Founder member of Division Three 1920. Failed re-election 1938.
Elected to Division Three (South) 1950
1905-1910 a s
1912-1913 a s
1937-1939 a t
1948-1949 a s
1952-1954 a s
1963-1964 alt a
1975-1976 c p
1983-Jan 1984 j
Feb-May 1984 j r
1985-1987 a j
1991-1992 a f j l
August 1995 j
Sept 1995-1996 a j l
1996-1997 j l
1997-1998 a l
2002-2003 e o
2004-2005 b l
2007-2008 b n
In the late nineteenth century the professional clubs in the north of England had raised standards to such a degree that the older, amateur clubs from the south that had dominated in the 1870s and 1880s were in eclipse. Inspired by the success of a Chatham side called Excelsior FC, a group of enthusiasts decided to establish a professional team in the Medway towns and New Brompton FC came into existence. After acquiring a plot of land on which to build their stadium (Priestfield), New Brompton joined the Southern League and won the Second Division title at the first attempt.
In 1912-13 the club dropped their black and white kit in favour of red and blue shirts emblazoned with the town coat of arms and the following season changed their name to Gillingham FC. The striped shirts returned after World War One but success in the Southern League continued to elude the team and in 1920 they finished bottom. They were saved from relegation, however, because the Football League decided to incorporate all the Southern League First Division teams into the new Third Division. In their first season, Gillingham finished bottom and had to apply for re-election. Fans had very little to celebrate over the next few years as the club regularly finished in or near the re-election zone. A change of colours from black and white to plain blue shirts did nothing to improve things and nor did the addition of a crude badge in 1937-38. At the end of the season the club faced re-election for the fifth time in seventeen years and on this occasion they lost their place to Ipswich Town.
Gillingham re-joined the Southern League and in 1949, they lifted the title. In June 1950 it was decided to extend the two regional Third Divisions of the Football League. Gillingham and Colchester United were elected to the vacant positions and after a 12-year exile, the Gills were back in the League. The euphoria of the moment was replaced by gloom and for the next ten years they finished dangerously near the re-election zone on six occasions.
A crest was introduced in 1953 consisting of a horse rampant, a motif taken from the Kent coat of arms.
In 1964, the club had their first success when they won the Division Four title and for the following two seasons, came close to promotion to the Second Division. By this stage crests had become unfashionable and the team took to wearing a simple "GFC" monogram on their shirts in 1966, simplifying this even further in the 1970s.
Performances then slumped and 1971 brought relegation, to be followed by a return to Division Three in 1974. 1976 did see the welcome return of the Kent horse to the team shirts. This appeared with various embellishments over the next nineteen seasons.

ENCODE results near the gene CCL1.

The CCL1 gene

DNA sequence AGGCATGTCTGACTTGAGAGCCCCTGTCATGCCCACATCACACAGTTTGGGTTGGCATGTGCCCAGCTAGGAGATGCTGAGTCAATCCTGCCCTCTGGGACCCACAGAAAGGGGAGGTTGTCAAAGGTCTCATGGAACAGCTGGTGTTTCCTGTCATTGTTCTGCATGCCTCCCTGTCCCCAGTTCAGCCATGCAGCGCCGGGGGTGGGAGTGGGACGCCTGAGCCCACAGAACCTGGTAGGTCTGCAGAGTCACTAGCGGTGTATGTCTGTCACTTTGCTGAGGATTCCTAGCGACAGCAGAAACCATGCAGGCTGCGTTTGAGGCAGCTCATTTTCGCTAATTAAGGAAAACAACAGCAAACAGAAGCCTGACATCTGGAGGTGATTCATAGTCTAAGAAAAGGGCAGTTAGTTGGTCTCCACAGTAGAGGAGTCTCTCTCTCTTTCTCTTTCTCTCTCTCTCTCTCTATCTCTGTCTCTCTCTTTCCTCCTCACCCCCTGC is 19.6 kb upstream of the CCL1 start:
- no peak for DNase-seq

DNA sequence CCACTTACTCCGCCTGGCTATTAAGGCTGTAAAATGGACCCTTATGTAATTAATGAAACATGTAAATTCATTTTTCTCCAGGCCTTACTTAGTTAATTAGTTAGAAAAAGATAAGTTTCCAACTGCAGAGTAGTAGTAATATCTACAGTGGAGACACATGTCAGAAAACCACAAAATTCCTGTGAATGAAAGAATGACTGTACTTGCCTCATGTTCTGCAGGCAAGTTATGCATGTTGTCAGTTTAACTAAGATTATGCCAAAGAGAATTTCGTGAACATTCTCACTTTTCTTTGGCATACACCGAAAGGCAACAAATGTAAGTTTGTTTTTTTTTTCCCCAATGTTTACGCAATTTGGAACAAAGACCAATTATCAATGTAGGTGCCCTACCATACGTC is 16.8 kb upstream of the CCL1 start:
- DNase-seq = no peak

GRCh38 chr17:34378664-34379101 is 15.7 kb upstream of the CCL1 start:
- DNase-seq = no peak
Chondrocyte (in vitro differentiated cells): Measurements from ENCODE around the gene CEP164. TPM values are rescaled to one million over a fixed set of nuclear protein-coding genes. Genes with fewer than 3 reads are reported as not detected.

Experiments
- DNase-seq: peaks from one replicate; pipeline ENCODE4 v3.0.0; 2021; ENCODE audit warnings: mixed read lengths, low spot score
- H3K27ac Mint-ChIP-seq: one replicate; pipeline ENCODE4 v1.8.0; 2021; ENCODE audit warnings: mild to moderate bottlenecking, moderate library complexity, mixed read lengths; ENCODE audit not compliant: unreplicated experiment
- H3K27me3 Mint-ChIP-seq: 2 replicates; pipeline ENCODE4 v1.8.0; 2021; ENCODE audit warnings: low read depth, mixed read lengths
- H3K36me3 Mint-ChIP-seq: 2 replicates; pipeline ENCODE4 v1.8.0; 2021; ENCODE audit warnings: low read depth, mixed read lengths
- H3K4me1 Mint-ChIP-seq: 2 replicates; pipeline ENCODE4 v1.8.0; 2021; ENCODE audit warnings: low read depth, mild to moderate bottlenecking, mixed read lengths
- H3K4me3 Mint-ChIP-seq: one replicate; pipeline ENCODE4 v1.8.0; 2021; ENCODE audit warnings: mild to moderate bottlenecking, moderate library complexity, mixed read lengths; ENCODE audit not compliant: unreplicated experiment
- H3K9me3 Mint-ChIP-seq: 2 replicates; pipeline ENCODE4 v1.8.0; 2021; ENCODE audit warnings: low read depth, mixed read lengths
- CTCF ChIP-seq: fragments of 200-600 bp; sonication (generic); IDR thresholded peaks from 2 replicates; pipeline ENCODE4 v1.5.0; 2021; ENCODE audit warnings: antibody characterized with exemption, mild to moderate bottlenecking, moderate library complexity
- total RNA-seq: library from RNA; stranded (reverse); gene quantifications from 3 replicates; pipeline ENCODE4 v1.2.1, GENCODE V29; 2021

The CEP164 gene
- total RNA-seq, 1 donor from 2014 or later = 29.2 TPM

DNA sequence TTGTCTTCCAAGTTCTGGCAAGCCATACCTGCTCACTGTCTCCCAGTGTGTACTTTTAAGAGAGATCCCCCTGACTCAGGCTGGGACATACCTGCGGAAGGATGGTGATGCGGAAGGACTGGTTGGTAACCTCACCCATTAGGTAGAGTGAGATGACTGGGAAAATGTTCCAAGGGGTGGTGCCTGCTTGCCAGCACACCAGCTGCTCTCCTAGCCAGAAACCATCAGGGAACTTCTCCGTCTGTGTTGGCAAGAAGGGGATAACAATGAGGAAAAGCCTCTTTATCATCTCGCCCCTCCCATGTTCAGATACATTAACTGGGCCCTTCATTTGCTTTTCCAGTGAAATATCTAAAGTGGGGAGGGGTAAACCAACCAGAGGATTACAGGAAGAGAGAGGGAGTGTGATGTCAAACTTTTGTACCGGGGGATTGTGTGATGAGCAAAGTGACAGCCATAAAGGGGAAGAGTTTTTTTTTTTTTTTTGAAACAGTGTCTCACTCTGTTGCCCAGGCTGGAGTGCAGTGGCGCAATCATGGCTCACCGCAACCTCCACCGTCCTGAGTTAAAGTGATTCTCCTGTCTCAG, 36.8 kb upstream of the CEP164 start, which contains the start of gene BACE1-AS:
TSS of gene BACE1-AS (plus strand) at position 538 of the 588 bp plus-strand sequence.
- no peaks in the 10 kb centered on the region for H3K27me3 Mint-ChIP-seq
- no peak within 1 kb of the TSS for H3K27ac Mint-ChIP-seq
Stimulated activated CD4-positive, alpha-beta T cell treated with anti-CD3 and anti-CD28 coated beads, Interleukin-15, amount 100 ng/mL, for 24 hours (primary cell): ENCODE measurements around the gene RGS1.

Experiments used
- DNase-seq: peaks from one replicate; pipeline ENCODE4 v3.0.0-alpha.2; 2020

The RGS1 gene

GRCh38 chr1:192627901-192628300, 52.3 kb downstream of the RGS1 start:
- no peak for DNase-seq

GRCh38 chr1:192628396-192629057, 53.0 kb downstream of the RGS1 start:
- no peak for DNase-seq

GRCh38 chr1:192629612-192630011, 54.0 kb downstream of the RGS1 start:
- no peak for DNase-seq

In the Eighties the Gills established themselves as one of the stronger sides in the division, reaching the play-offs in 1987 only to slip back down to Division Four in 1989.
In their centenary season of 1993-94 the club incorporated the old black and white of pre-war days into their blue shirts. They also introduced a brand new crest that incorporated both old and new colours. The motto below the badge read domus clamantium, which translates from the Latin as "the home of the shouting men," a traditional epithet associated with the town of Gillingham. The horse's mane was formed from the word "Gills."
In 1996 Gillingham won automatic promotion to (Nationwide) Division Two (previously the Third Division) and then in 2000 they reached the dizzy heights of Nationwide Division One (the second tier).
In 2003 the club announced that for the coming season they would wear predominantly white shirts. This met with such an outcry that it was replaced by the black and blue hooped tops originally intended as a third strip.
From 2007 the Latin motto was dropped from the club crest.
Gillingham slipped down the leagues and in 2008 they were relegated to League Two, the lowest tier of the Football League but bounced back after winning the League two play-off final in 2009. The popular blue and black striped kit was reinstated the following season but was then dropped.
To mark 100 years as Gillingham FC, the club introduced a special commemorative kit for the 2012-13 season. A replica of the red and blue shirts worn in 1913-14 were introduced to a mixed reception. The modern crest was placed on the right sleeve (but was not always present on match shirts) while a copy of the original Gillingham coat of arms was embroidered onto the shirt and shorts. The team won the League Two title in their red/blue shirts but supporters voted for a return to plain blue for the following season.
Blue and black stripes were reinstated for the Gill's 125th anniversary in 2018-19 as well as a change strip based on the original New Brompton kit from 1893. This strip was embellished with an anniversary crest which did not feature on the other strips.
- (a) Gillingham FC (Images of Sport - Roger Triggs)
- (b) Gillingham FC Official Website
- (c) Alick Milne
- (d) empics
- (e) Rivals Website
- (f) Scarborough FC - Images of Sport (Paul Eade 2002)
- (g) Ralph Pomeroy
- (h) Pete's Picture Palace
- (i) John Attwood
- (j) Chris Matterface
- (k) The Men Who Made Gillingham Football Club (Roger Triggs) provided by Chris Matterface
- (l) David King
- (m) Football League Review provided by Simon Monks
- (n) Football Shirt Culture
- (o) Lee Capeling
- (p) Keith Ellis
- (q) Steven Thomas
- (r) Andy Potts
- (s) Richard Ralph
- (t) Gerald Ruck
Crests are the property of Gillingham FC.